We all know there is no such thing as a dumb question! But now that you’re here, check out these Fulbright questions and answers from the popular GradCafe Forum. Aspiring and former Fulbrighters hang out here to chat about the application process. They provided the questions and answers below.
What do you think of these pieces of advice? Add your own in the comments!
1. I’m applying for a Fulbright in [insert country with political strife, high crime or bad reputation here]. Are Americans even allowed to go to there at the moment?
Answer: “No one will forbid you from traveling to certain areas, even dangerous ones, independently as a tourist. This changes once you’re affiliated with Fulbright, though. I did my Fulbright in Colombia and we had a lot of restrictions placed on us regarding travel. Basically, Fulbright placed most of the same restrictions on us as the government places on embassy employees. It was a huge drag because we had to have all of our itineraries pre-approved by the security attaché at the embassy, couldn’t travel between cities by bus, etc. There were also giant areas of the country that were just no-go zones. This is something to keep in mind when planning a research proposal. If your project requires field work in an area that the state department considers dangerous then Fulbright probably won’t fund you because you’d be a liability to the program.”
2. I will be actually graduating from my current MA, and so I am wondering if I apply for Fulbright after this, do I still need to contact my MA school’s Fulbright adviser and apply through them?
Answer: “[As a graduate student] you can apply on your own. You never “have” to go through a university.”
Answer: “I found it really helpful to apply through my graduate school although I could have applied at large. They reviewed my application, provided some good feedback and helped me stay on top of it.”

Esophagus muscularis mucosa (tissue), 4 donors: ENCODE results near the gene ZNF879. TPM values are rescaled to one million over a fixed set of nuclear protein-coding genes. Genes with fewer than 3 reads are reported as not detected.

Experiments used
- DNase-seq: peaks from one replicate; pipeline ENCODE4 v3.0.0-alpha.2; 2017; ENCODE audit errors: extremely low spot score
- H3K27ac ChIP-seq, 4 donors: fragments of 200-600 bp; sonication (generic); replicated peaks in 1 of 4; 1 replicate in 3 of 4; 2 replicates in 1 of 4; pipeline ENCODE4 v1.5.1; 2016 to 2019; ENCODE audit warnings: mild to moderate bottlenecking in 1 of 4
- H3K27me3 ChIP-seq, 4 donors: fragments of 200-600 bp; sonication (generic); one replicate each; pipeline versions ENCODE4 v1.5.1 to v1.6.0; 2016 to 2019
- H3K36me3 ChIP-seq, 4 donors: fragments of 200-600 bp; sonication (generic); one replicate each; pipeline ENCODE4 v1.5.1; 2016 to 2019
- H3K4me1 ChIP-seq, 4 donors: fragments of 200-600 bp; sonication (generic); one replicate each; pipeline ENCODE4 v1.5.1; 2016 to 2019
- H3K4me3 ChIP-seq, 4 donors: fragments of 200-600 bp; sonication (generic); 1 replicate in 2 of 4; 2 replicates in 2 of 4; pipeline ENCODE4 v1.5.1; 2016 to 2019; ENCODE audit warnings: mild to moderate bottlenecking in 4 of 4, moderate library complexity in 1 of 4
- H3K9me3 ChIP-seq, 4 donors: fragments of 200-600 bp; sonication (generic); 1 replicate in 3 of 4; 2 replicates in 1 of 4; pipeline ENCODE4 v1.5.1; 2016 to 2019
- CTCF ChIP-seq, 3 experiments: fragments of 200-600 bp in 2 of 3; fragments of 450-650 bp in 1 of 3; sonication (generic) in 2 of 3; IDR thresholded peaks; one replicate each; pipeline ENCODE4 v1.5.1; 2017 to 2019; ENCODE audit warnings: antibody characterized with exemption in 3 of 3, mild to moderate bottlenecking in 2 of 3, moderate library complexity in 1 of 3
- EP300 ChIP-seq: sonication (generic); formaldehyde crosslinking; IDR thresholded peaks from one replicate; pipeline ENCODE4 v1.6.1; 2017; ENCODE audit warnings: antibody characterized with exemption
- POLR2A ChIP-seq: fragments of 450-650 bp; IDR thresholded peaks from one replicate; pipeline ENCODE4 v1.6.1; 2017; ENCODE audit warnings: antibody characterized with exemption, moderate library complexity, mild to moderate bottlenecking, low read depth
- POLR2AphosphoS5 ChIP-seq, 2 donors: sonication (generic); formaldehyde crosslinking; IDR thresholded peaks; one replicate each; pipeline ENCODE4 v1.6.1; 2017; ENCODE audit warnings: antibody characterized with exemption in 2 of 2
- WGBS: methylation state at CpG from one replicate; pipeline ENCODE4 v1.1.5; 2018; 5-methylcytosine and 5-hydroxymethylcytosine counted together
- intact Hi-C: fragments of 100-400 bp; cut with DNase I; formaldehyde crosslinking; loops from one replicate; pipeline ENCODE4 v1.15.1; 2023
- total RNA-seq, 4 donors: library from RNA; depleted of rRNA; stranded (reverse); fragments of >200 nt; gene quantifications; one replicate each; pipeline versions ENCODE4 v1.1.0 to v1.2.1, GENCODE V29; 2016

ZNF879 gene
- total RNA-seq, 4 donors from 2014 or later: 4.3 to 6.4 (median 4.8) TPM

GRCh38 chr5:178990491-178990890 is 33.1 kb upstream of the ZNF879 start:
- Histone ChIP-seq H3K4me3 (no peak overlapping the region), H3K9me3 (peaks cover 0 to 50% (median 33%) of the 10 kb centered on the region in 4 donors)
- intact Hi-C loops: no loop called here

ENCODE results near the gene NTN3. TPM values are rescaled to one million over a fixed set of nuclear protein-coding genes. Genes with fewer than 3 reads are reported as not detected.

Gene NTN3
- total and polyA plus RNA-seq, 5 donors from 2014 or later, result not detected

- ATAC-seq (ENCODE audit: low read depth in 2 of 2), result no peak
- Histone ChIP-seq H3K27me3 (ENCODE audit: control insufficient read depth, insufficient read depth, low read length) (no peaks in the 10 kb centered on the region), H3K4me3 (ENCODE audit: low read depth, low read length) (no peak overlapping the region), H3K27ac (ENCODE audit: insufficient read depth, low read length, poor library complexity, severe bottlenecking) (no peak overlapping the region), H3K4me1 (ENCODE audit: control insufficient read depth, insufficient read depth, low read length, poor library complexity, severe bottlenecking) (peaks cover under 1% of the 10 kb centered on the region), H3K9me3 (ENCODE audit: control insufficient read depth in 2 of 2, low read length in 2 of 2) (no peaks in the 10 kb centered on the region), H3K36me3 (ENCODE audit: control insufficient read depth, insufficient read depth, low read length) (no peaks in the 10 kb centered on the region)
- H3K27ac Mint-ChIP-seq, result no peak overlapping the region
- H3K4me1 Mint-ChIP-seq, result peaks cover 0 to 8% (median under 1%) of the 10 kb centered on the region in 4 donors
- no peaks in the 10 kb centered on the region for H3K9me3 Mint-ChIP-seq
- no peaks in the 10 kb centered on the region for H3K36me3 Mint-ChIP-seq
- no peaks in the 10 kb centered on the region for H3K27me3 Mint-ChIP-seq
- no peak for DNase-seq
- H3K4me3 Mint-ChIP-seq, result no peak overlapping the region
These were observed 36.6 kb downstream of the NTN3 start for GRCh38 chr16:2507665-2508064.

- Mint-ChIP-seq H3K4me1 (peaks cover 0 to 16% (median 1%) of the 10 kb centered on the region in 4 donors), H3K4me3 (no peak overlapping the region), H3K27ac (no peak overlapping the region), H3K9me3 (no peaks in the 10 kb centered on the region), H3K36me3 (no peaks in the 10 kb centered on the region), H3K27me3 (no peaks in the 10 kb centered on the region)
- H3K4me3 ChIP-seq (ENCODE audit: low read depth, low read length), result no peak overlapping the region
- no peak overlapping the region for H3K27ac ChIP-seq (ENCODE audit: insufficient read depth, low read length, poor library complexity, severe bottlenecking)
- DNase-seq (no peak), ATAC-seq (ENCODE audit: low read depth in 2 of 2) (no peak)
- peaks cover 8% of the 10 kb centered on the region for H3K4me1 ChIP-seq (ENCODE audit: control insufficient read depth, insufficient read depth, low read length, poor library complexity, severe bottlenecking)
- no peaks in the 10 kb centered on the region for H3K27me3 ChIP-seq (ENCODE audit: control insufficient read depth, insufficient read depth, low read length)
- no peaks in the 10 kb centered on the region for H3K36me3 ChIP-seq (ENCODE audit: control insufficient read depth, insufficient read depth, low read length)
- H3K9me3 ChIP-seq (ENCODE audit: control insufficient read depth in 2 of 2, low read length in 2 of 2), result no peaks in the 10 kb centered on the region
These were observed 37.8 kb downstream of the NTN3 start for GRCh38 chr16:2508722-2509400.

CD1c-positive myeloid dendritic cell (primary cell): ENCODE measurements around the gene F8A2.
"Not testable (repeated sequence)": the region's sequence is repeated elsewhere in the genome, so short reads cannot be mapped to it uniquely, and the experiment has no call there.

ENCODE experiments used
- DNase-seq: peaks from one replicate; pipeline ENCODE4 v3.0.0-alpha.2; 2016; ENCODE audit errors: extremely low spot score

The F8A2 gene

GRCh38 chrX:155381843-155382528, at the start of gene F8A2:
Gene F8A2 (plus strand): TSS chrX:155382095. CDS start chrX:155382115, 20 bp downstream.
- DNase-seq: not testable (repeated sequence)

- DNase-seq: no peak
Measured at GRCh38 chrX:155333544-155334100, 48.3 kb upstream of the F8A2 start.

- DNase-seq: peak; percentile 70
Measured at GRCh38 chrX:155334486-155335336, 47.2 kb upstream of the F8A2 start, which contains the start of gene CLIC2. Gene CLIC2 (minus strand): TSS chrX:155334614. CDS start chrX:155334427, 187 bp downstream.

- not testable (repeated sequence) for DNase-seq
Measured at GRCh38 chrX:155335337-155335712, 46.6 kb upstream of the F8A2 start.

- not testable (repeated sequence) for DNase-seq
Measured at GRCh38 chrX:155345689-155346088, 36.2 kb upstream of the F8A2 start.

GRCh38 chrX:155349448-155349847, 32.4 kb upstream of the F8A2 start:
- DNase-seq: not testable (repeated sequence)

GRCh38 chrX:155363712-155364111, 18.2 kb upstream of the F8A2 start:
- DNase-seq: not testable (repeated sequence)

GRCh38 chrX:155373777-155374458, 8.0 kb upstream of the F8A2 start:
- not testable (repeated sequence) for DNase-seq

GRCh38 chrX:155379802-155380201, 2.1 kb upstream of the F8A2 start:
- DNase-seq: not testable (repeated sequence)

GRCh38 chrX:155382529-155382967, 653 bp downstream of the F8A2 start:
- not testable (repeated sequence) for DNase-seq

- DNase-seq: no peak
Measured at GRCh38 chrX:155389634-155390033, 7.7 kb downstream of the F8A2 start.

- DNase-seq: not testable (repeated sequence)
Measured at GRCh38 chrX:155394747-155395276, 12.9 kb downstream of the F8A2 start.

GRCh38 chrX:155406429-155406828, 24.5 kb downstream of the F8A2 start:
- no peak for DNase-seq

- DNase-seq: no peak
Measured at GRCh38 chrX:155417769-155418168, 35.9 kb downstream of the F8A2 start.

3. Do you think that recommendations from faculty who have received Fulbright awards will add extra weight to an application?
Answer: “After my own experience and talking with other grantees at the pre-departure orientation this year, it seems like the recommendations were quite varied. Obviously everyone that I talked to had made it in, so that just goes to show that there really isn’t a preference given to the “quality” of recommenders. It seems like everyone chose those professors who they had a really strong connection with and who knew them very well. It’s sooo easy to scrutinize though, right? I remember when I was in the application process I too was searching for any little thing that could set me apart. In the end I went with my two language professors who knew me very well, and a music education professor who had mentored me for my research.”
4. How much should I worry about perfecting the short answers? Is it mostly for reference or will the committee actually use these to judge the application before reading the full essays?
Answer: “The short answers are very important! Your application is examined as a whole, and all too often applicants are neck and neck when it comes to their background and essays. Any little thing can be used to sway a judge’s decision one way or another. Do not skim over the short answers! View them as a way to add to your essays. Include information that had to be cut out for length.”
5. Is there any benefit to applying early?
Answer: “Other than peace of mind? No, because applications aren’t evaluated by the national screening committee until after the deadline.”
© Victoria Johnson 2015, all rights reserved.